I was born in 1938 in Tabriz, Iran and I was the second of three children. My father Mohsen Alavi, had a sixth grade education. His family was originally from Marash in Turkey. Long ago, they traveled to Iran where they held religious positions in various cities. My grandfather was a hakim, a traditional herbal doctor and my father worked in the textile business for Mr. Nilchi, my maternal grandfather. My mother's family came from Tabriz and my grandfather had a business in the dye "nil", or indigo, hence the surname of Nilchi. My mother had only about 2 years of formal education, and married at age 14.

During my childhood, Tabriz was second largest city in Iran, but still undeveloped. Electricity was scarce,,automobiles rare, few paved streets existed, and there was primitive sanitation. Our family's primary mode of transporation was walking since we never owned a car. There was no running water in the homes where I lived. I recall regularly visiting a deep well in a mosque, about half a kilometer away, to obtain drinking water in buckets, due to the lack of running water in the homes where I lived. The wives cooked on charcoal fires. The heat in winter (it is very cold in that part of Iran) was provided by charcoal braziers. In the center of the courtyard, there was a shallow well and a pool, which was used for hand washing, watering the small garden, and washing clothes as well as dishes. For bathing, we went to a public bath house (hammam) once a week. The rooms of the home consisted of carpets, cushions, and mattresses that were placed on the floor for sleeping; homes were not furnished. Kerosene lamps were the primary source of light, until electricity was installed when I reached high school; however, it was only available for a few hours a night.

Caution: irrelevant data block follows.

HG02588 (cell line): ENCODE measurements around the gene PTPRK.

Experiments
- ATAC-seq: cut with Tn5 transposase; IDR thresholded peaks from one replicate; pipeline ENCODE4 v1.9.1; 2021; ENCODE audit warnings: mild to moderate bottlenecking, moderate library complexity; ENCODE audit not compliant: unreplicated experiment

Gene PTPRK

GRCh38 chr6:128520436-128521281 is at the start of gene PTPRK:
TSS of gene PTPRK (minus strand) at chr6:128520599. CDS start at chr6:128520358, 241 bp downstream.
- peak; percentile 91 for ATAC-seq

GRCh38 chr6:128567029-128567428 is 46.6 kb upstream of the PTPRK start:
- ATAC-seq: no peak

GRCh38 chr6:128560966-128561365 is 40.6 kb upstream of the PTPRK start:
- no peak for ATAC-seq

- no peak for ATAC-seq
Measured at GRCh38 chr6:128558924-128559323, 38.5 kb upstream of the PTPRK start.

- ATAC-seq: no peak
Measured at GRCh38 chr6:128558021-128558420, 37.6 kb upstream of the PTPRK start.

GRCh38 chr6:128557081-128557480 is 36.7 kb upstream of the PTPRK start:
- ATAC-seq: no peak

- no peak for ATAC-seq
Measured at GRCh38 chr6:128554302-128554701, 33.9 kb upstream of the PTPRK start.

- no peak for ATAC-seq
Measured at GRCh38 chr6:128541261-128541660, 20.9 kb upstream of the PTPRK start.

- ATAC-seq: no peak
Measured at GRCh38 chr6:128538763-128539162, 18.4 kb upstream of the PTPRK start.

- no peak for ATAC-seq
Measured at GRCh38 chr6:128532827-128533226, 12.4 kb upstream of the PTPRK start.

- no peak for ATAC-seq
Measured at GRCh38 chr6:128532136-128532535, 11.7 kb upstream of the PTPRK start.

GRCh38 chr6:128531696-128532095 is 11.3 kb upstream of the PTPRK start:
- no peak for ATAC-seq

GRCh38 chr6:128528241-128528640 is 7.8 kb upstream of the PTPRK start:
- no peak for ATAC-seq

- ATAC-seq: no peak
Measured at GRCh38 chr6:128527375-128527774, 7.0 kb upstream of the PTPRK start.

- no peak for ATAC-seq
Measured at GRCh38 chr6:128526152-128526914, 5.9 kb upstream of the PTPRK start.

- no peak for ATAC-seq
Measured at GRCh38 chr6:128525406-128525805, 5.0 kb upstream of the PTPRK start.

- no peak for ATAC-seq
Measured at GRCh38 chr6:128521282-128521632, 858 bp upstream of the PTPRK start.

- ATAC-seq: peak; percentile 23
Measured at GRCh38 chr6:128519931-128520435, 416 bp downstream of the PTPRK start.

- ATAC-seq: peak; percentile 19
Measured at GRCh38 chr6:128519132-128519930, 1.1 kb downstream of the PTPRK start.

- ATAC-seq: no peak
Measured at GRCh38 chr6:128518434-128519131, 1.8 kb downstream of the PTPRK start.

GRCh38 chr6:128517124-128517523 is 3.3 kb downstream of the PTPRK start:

Our schools were also dilapidated. First grade was in a multiple-grade one room school house. I later transferred to a boys only school. Since the schools also had no central heating, a wood-burning stove was utilized. Students were expected to bring in some money to pay for the logs. Corporal punishment was common. The learning method mainly involved rote, and religious education was mandatory throughout all years.